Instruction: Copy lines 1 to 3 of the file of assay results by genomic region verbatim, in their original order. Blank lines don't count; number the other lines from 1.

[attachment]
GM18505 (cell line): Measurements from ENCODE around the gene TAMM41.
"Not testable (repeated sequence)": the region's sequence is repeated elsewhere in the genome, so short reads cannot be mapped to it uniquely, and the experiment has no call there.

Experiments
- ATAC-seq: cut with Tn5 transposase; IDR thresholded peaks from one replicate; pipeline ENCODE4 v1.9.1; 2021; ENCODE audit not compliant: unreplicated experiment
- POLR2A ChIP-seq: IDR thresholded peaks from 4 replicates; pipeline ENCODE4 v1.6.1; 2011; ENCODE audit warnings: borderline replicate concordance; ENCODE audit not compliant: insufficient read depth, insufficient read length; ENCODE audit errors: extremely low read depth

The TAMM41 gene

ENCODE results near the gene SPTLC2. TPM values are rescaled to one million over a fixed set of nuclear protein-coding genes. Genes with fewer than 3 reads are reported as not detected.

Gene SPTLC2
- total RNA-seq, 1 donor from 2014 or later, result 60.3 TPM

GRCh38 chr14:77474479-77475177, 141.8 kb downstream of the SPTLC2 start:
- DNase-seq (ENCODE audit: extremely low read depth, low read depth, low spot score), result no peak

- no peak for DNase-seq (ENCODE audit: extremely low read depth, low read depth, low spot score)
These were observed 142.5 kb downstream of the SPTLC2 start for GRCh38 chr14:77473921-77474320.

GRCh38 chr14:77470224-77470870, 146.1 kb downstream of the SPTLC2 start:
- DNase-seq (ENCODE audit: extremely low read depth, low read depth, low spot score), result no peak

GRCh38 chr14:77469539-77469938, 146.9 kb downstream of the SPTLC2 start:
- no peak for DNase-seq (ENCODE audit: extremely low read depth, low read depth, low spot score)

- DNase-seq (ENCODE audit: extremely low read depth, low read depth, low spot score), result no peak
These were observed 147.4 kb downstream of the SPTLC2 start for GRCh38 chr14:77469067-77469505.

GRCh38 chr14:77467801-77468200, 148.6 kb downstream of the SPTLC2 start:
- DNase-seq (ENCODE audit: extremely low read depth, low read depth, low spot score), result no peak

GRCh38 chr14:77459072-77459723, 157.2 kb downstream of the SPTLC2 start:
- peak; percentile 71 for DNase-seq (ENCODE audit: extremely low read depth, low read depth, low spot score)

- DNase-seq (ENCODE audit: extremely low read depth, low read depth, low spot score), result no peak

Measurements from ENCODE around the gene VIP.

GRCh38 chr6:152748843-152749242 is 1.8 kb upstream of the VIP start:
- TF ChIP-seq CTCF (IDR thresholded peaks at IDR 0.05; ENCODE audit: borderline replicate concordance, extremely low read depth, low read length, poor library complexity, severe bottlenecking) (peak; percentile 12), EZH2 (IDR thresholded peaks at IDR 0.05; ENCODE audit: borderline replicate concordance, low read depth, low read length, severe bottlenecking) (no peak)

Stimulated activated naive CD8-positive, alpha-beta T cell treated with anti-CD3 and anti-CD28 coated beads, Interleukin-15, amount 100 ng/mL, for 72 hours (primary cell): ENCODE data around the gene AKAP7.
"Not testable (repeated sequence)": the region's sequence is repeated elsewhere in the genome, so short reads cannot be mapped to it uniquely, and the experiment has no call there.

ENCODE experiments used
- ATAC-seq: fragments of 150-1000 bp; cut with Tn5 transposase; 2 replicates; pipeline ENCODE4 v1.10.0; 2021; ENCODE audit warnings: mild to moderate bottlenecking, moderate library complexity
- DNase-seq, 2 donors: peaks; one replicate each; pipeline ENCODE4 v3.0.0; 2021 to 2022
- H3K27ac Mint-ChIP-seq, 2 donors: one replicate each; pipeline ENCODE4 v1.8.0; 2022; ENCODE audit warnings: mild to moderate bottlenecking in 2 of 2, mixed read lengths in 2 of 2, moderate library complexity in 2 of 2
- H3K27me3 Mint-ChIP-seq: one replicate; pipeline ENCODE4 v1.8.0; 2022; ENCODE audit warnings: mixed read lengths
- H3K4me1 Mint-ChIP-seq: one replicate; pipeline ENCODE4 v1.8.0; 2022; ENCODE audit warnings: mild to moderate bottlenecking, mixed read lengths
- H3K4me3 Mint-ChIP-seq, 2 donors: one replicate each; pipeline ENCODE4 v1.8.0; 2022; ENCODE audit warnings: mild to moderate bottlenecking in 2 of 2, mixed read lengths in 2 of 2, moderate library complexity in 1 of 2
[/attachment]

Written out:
GM18505 (cell line): Measurements from ENCODE around the gene TAMM41.
"Not testable (repeated sequence)": the region's sequence is repeated elsewhere in the genome, so short reads cannot be mapped to it uniquely, and the experiment has no call there.

Experiments